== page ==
These strategic ballistic missile developments are very real immediate concerns that could be mirrored in North Korea thanks to Iran that could end the six party negotiations process unless both sides get the dead lock resolved very shortly. If there is anything the North Koran missile-space program personnel have been addressing it is the issues that caused the failure of the Taep’o-dong-2C/3 in the summer of July 2006 and its fledging developing solid propellant ballistic missile program. Indeed the center for the development of the Taep’o-dong-2C/3 may now have finally transferred to Iran as long predicted. They failed in attempting to beat South Korea to orbiting its own satellite to the consternation of the North Korean leadership. That leadership was looking for miracles in its rushed strategic ballistic missile space launch test and nuclear test verses facing the all too real reality of its situation.

IRANS Solid Propellant Ballistic Missile Programs 2007

© Charles P. Vick 2007 All Rights Reserved

February 08, 2007

Disclaimer

The opinions and evaluations stated here in are only the authors and cannot be construed to reflect those of any agency, company, institute or association. It is based on public information, circumstantial evidence, informed speculation, declassified U.S. intelligence community documents, official Iranian and North Korean government documents and histories, oral histories, interviews and reverse engineering analysis. As with all data regarding the Iranian and North Korean strategic space and ballistic missile programs, this analysis is subject to revision--and represents a work in progress.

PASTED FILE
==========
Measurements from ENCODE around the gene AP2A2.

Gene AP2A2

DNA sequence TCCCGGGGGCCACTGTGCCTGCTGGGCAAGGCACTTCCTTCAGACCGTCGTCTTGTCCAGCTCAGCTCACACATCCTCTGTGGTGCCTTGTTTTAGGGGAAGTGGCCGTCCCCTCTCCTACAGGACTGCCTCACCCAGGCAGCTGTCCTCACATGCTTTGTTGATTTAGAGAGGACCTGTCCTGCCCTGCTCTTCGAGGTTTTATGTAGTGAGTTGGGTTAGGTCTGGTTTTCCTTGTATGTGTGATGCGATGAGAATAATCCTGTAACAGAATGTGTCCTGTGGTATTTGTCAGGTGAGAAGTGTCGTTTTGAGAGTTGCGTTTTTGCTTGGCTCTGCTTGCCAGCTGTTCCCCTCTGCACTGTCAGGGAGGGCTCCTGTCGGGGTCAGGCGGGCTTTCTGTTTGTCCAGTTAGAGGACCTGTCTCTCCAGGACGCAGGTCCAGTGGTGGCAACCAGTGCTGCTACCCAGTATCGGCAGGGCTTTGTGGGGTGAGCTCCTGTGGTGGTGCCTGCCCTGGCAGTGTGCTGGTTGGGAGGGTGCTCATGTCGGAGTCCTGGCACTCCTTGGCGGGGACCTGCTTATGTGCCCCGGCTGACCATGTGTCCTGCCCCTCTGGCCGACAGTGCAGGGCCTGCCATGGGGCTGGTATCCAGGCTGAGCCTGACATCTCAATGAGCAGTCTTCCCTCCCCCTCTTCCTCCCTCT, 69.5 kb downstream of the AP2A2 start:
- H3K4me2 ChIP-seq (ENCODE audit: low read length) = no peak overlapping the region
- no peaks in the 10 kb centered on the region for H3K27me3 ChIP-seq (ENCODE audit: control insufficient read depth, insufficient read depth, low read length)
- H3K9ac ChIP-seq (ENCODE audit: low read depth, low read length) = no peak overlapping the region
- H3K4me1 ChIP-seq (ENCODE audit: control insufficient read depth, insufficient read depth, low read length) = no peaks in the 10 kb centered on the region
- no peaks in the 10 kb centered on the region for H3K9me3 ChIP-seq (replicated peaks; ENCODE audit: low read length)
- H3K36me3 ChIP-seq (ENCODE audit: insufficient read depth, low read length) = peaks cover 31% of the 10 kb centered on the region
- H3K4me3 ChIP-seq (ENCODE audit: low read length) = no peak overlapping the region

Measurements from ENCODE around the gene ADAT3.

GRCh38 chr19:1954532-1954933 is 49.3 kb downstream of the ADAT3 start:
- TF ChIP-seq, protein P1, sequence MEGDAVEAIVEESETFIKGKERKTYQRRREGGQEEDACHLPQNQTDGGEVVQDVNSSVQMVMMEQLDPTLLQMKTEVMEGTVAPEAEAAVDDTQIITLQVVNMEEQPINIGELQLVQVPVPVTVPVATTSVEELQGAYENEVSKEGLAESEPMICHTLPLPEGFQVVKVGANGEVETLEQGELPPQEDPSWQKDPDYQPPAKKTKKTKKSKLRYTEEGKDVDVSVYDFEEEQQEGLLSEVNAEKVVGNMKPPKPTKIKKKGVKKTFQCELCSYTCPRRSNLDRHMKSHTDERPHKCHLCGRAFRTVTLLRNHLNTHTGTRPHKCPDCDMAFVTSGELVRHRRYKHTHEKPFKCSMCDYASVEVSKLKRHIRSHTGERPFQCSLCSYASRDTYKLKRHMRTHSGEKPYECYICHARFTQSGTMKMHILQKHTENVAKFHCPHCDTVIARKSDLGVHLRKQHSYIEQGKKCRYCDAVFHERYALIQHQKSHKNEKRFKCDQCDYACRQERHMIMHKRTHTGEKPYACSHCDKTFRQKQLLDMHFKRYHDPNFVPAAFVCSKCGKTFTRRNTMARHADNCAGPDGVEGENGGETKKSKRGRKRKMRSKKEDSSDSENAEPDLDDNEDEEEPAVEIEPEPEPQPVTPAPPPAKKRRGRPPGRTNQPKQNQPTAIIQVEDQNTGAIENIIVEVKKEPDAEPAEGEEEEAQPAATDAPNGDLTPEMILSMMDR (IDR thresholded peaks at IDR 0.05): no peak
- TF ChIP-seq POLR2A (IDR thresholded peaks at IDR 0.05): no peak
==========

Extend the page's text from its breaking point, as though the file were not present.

IRANS Solid Propellant Ballistic Missile Programs

Overview

Iran’s solid propellant tactical ballistic and guided ballistic missile program has been around for many years because of the Iran Iraq war, but has more recently benefited from some Russian and a great deal of Chinese to Pakistani to Iran assistance. This technology transfer has allowed Iran to develop a new indigenous solid propellant rocket industry located 175 km east of Tehran within the Sanam, based Industrial Group, department 140 and it predecessor organizations. This is one of the major industrial groups in charge of the Solid propellant ballistic missile programs. The Sanam Industrial Group further enveloped the existing industrial infrastructure and had its personnel trained to modern state of the art technological standards for that industry to the extent possible. In total it has allowed Iran to develop as many as 30-40 or more different solid propellant rocket motors into full or as parts of missiles systems although some are still under development. This does take into account the space launch vehicle program/strategic ballistic missile program solid motors used as second or third stages’ on those launchers as well as the artillery, anti-armor, tactical, SAM, cruise missile, AAM, ASM, and other related solid motors. Presumably some of these space program related solid motors were supplied by China, Pakistan and or reworked by Iran’s developing missile industry for their own use. Those Chinese motors can be readily identified from public literature on then from China. This also assumes that China may have supplied North Korea the solid motor technology that was used as Taep’o-dong-1’s third stage that ruptured two thirds of it way through its burn in flight in its first attempted satellite launch.